Title: Pacifism as Pathology (Introduction)
Author: Derrick Jensen
Source: Retrieved on October 7, 2009 from fnordspot.blogspot.com
Notes: This is just the introduction to Ward Churchill’s book “Pacifism as Pathology”, and it’s not the entire thing. Its just excerpts of the meat of the argument.

One cannot solve abusive or psychopathological behavior through rational means, no matter how much it may be in abusers or psychopaths interest for us to believe so. (As author Lundy Bancroft has noted, “in one important way, an abusive man works like a magician. His tricks largely rely on getting you to look off in the wrong direction, distracting your attention so that you wont notice where the real action is. He leads you into a convoluted maze, making your relationship with him a labyrinth of twists and turns. He wants you to puzzle over him, to try to figure him out, as though he were a wonderful but broken machine for which you need only to find and fix the malfunctioning parts to bring it roaring to its full potential. His desire, though he may not admit it even to himself, is that you wrack your brains in this way so that you wont notice the patterns of logic of his behavior, the consciousness behind the craziness.”)

Grotesquely exploitative behavior is not something to be figured out. It is something to be stopped.

I’ve heard Ward [Churchill] describe the dominant culture as being like the fictional character Hannibal Lector from The Silence of the Lambs: “You’re locked in a room with this psychopath,” I’ve heard Churchill say, “And you will be on the menu. The question is: what are you going to do about it?”

I have, in my life, been in a few relationships i would classify as emotionally abusive. It took me years to learn very important lesson: you cannot argue with an abuser. You will always lose. In fact you’ve lost as soon as you begin (or more precisely as soon as you respond to their provocations). Why? Because they cheat. They Lie. they control the framing conditions for any “debate,” and if you deviate from their script, they hurt you until you step back in line. (And of course we see this same thing on the larger scale.) If this happens often enough they no longer have to hurt you, since you no longer step out of line. And if this really happens long enough, you may come up with a philosophy or a religion that makes a virtue of you not stepping out of line. (And of course we see this same thing on the larger scale, too).

Another reason that you always lose when you argue with and abuser is that they excel at creating double binds. A double bind is a situation where if you choose option one, you loose, if you choose option two you loose, and you can’t withdraw.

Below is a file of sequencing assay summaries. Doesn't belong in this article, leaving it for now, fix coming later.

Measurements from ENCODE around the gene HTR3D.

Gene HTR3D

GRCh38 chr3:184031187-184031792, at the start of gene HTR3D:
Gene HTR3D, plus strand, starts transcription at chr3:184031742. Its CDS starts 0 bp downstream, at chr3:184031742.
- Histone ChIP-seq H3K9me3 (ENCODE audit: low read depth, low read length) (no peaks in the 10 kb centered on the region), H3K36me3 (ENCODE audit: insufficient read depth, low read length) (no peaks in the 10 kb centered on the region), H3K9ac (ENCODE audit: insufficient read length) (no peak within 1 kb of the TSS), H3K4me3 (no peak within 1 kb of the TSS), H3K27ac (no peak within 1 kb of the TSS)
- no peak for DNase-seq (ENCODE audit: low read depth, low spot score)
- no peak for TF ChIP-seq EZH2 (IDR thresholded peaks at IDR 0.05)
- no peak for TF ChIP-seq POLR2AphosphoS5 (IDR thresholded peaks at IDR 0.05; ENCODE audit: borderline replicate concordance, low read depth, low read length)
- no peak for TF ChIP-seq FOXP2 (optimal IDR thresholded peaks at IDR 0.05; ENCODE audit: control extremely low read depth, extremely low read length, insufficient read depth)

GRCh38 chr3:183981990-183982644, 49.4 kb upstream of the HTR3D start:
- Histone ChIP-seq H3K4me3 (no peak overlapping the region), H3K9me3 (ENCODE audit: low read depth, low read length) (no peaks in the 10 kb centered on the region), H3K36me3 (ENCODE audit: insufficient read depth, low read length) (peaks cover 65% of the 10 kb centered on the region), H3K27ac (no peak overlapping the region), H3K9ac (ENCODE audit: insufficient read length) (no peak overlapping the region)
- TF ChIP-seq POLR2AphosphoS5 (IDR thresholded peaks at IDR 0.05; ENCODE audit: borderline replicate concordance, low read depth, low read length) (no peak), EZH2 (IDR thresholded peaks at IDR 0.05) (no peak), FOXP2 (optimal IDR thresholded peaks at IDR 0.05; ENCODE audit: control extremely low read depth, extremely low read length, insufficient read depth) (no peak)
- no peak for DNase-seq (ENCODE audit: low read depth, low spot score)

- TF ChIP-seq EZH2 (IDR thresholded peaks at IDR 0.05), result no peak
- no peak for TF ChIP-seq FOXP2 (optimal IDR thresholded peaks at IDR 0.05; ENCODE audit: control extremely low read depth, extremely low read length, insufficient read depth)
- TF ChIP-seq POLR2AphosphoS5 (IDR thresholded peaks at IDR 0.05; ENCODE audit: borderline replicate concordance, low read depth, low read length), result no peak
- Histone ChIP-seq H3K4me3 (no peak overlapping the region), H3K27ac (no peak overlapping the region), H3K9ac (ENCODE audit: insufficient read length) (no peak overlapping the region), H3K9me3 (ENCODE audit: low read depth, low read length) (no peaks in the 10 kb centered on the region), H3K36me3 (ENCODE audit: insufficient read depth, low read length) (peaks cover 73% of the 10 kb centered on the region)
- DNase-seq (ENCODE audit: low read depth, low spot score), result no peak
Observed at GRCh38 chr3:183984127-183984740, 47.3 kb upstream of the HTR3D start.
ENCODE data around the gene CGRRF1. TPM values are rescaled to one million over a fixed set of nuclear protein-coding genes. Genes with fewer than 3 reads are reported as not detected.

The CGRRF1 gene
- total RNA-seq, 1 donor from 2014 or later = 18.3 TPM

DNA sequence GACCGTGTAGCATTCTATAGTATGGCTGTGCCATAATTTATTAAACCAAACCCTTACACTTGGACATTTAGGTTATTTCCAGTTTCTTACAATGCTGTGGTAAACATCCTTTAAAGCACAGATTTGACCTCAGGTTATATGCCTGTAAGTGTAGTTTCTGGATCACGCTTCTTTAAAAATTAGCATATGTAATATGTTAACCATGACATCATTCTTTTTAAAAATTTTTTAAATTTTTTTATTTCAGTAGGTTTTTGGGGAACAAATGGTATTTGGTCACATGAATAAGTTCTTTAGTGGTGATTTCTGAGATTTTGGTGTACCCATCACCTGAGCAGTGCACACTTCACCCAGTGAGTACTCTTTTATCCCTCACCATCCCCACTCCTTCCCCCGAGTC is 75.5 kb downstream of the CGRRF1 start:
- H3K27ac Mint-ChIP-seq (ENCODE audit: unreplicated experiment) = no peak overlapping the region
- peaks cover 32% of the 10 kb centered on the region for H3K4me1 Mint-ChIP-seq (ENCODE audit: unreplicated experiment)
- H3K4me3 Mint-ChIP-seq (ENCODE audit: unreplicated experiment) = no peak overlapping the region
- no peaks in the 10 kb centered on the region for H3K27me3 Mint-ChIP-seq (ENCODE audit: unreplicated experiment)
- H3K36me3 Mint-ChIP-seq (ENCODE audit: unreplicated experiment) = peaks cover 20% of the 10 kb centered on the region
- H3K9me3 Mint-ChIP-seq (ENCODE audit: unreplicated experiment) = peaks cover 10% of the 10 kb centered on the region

The only way out of a double blind is to smash it.

It’s the only way.

A double bind. One of the smartest things the nazis did was make it so that at every step of the way it was in the jews rational best interest to not resist. Many jews had the hope- and this hope was cultivated by the nazis- that if they played along, followed the rules laid out by those in power, that their lives would get no worse, that they would not be murdered. Would you rather get an I.D. card, or would you rather resist and possibly get killed? Would you rather go to a ghetto (reserve, reservation, whatever) or would you rather resist and possibly get kill? Would you rather get on a cattle car, or would you rather resist and possibly get killed? Would you rather get in the showers, or would you rather resist and possibly get killed?

But I’ll tell you something important: the Jews who participated in the Warsaw Ghetto uprising, including those who went on what they thought were suicide missions, had a higher rate of survival then those who went along. Never forget that.

The only way out of a double blind is to smash it. Never forget that either.

I recently reconnected with an old friend. In the years since we last talked, he has, it ends up, become a pacifist. He said he thinks its possible to reach anyone if you can just make a convincing enough argument.

“Ted Bundy?” I asked

“He’s dead”

“Back when he was alive”

“Okay, i guess not.”

“Hitler?” Silence from my friend.

I said, “Gandhi tried. Wrote him a letter requesting he please stop. Was evidently surprised when Hitler didn’t listen to him.”

“I still think,” he said, “that in most cases you can come to some sort of agreement with people.”

“Sure,” I responded. “Most people. But what if someone wants what you’ve got, and will do anything to take it?” I was thinking of the words of the Oglala man Red Cloud, who spoke of the insatiability and abusiveness of members of the dominant culture: “They made us many promises, more then i can remember. But they only kept one. They promised to take our land and they took it.”

My friend said, “But whats worth fighting for? Can’t we just leave?”